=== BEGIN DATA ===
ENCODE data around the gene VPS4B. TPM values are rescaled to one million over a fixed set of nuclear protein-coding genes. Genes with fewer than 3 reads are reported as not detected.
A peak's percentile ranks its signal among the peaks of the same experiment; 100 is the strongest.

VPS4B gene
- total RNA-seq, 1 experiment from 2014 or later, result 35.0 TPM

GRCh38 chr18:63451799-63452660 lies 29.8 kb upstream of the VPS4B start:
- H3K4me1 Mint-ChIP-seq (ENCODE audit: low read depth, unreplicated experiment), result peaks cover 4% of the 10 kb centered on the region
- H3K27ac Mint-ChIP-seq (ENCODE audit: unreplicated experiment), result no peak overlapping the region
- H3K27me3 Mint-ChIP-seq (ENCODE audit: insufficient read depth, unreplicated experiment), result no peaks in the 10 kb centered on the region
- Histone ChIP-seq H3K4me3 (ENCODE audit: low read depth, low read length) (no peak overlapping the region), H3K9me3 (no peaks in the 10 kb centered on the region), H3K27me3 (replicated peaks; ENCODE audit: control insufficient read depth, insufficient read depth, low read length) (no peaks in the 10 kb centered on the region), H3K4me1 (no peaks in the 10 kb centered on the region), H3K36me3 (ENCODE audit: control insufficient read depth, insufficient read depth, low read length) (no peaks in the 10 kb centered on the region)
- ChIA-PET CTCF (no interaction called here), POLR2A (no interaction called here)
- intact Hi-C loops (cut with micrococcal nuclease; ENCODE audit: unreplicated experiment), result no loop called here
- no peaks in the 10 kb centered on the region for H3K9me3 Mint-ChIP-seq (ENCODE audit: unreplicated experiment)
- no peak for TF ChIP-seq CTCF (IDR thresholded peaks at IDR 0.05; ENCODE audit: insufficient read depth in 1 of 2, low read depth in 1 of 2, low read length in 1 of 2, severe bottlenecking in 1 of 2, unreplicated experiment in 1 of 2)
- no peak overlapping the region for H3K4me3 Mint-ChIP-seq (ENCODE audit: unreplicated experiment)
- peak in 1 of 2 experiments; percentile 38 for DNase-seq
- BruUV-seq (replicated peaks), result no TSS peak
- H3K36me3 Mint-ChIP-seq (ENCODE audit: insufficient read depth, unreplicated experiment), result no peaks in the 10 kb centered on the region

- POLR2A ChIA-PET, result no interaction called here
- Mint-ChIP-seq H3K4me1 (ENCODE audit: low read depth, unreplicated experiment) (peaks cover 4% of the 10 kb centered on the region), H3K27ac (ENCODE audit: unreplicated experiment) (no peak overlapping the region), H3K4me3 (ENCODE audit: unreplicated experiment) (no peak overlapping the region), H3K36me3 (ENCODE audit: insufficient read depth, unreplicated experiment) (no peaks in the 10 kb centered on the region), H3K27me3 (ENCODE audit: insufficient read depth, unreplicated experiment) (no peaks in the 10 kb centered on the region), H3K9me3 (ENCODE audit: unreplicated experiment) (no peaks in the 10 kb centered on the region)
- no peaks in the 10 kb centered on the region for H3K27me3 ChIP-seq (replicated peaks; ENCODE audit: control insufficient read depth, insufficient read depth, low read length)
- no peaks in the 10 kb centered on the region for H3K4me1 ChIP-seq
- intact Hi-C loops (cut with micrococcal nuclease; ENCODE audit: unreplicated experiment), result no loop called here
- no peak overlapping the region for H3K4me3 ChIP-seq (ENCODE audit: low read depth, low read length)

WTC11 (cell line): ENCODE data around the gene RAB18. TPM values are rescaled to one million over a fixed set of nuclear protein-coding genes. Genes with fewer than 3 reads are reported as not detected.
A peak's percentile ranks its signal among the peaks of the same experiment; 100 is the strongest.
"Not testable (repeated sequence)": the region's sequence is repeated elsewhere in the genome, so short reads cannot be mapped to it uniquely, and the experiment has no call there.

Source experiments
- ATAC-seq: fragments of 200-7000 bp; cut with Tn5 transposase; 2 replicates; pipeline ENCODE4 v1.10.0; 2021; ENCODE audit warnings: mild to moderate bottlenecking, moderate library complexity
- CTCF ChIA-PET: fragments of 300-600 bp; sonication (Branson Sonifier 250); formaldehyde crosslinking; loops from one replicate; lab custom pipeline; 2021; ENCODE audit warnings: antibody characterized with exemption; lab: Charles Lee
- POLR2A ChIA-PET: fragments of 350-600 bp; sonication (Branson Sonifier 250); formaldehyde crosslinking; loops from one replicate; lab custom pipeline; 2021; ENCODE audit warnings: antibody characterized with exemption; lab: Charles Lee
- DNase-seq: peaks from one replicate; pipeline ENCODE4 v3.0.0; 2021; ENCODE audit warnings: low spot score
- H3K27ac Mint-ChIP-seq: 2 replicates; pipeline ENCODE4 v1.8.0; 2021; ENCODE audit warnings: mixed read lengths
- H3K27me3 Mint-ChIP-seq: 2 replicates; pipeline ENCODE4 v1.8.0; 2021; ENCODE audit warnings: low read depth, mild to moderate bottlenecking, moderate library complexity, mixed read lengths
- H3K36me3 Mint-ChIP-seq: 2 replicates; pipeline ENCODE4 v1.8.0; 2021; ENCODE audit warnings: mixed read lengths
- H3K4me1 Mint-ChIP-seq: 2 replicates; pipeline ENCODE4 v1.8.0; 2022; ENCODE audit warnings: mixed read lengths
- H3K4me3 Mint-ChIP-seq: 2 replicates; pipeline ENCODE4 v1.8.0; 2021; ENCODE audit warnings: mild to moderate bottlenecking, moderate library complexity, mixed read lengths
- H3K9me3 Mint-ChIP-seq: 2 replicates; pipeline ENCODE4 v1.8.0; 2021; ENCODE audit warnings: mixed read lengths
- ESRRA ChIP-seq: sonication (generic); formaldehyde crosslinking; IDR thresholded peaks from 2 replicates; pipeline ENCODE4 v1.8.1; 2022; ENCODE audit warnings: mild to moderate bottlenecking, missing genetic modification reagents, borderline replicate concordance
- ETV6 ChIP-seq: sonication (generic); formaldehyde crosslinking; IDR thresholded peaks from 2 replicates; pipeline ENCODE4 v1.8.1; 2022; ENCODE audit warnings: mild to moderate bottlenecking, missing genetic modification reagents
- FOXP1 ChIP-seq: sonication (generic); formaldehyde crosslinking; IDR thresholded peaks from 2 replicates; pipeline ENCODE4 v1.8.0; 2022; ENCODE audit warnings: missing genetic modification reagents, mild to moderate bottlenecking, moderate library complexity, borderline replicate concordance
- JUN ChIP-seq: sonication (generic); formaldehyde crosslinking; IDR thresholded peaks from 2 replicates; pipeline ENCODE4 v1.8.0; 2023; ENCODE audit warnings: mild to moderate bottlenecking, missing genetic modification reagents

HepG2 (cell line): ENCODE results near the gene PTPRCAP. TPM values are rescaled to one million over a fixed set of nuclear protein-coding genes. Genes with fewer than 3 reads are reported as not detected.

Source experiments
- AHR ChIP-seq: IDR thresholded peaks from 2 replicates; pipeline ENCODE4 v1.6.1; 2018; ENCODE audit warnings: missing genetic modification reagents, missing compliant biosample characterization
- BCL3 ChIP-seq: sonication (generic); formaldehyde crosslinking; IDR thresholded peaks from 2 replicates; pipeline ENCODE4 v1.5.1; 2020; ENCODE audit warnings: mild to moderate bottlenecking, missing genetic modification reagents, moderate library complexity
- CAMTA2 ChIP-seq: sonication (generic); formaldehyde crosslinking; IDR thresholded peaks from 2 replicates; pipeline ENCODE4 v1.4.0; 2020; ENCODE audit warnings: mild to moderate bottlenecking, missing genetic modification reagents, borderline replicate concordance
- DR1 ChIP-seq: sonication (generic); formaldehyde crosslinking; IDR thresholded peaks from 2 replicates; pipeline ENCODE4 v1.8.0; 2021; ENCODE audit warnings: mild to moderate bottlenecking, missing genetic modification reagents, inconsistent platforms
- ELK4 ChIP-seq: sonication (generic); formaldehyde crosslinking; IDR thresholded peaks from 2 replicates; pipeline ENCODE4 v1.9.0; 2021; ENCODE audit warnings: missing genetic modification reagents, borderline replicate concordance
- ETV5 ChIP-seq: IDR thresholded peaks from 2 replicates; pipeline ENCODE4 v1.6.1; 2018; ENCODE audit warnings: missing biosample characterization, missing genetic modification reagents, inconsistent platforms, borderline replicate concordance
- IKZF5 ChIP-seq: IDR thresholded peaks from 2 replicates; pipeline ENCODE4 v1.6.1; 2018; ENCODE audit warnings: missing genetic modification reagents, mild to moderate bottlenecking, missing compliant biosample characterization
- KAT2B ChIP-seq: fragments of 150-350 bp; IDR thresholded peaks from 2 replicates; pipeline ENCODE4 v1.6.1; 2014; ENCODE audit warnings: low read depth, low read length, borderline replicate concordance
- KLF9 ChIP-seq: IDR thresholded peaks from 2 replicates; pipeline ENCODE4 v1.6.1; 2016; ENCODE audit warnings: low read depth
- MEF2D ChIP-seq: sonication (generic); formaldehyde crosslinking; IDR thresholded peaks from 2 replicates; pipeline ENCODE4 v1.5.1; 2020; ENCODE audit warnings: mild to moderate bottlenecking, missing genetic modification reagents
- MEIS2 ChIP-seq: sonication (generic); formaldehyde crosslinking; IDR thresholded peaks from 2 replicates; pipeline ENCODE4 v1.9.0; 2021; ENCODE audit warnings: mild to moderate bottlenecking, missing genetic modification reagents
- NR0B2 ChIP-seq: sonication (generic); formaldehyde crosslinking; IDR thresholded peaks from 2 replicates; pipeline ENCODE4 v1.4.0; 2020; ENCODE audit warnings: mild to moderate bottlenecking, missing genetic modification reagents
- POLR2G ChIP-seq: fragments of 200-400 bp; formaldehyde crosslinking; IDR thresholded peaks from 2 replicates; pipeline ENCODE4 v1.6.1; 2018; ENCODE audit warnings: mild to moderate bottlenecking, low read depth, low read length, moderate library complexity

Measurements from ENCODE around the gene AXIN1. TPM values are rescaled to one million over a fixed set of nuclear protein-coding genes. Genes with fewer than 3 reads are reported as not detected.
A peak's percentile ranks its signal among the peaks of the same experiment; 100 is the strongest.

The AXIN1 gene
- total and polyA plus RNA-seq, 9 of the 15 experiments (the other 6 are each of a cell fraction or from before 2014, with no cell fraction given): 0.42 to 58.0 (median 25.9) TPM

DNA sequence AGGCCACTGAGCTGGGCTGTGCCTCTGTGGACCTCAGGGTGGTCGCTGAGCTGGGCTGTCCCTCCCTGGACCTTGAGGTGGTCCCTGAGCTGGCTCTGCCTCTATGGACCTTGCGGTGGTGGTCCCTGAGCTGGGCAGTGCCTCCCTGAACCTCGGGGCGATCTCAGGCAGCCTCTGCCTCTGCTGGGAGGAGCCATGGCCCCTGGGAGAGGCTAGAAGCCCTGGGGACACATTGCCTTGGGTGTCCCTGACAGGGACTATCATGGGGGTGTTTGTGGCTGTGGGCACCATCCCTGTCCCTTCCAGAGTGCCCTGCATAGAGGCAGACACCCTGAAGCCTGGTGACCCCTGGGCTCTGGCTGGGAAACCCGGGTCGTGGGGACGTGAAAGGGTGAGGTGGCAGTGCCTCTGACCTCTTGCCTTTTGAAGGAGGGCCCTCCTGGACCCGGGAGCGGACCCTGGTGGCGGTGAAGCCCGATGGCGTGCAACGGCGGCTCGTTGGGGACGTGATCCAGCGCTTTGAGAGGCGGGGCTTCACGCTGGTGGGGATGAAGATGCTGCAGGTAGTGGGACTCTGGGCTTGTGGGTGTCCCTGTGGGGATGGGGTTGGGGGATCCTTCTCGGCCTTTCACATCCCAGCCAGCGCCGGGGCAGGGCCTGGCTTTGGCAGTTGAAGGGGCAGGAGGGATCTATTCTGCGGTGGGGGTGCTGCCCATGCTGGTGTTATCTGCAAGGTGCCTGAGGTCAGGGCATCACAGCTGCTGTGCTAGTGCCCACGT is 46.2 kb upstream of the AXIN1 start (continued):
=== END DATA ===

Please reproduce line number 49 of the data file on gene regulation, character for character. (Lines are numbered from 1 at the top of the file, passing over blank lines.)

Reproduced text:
- ETV5 ChIP-seq: IDR thresholded peaks from 2 replicates; pipeline ENCODE4 v1.6.1; 2018; ENCODE audit warnings: missing biosample characterization, missing genetic modification reagents, inconsistent platforms, borderline replicate concordance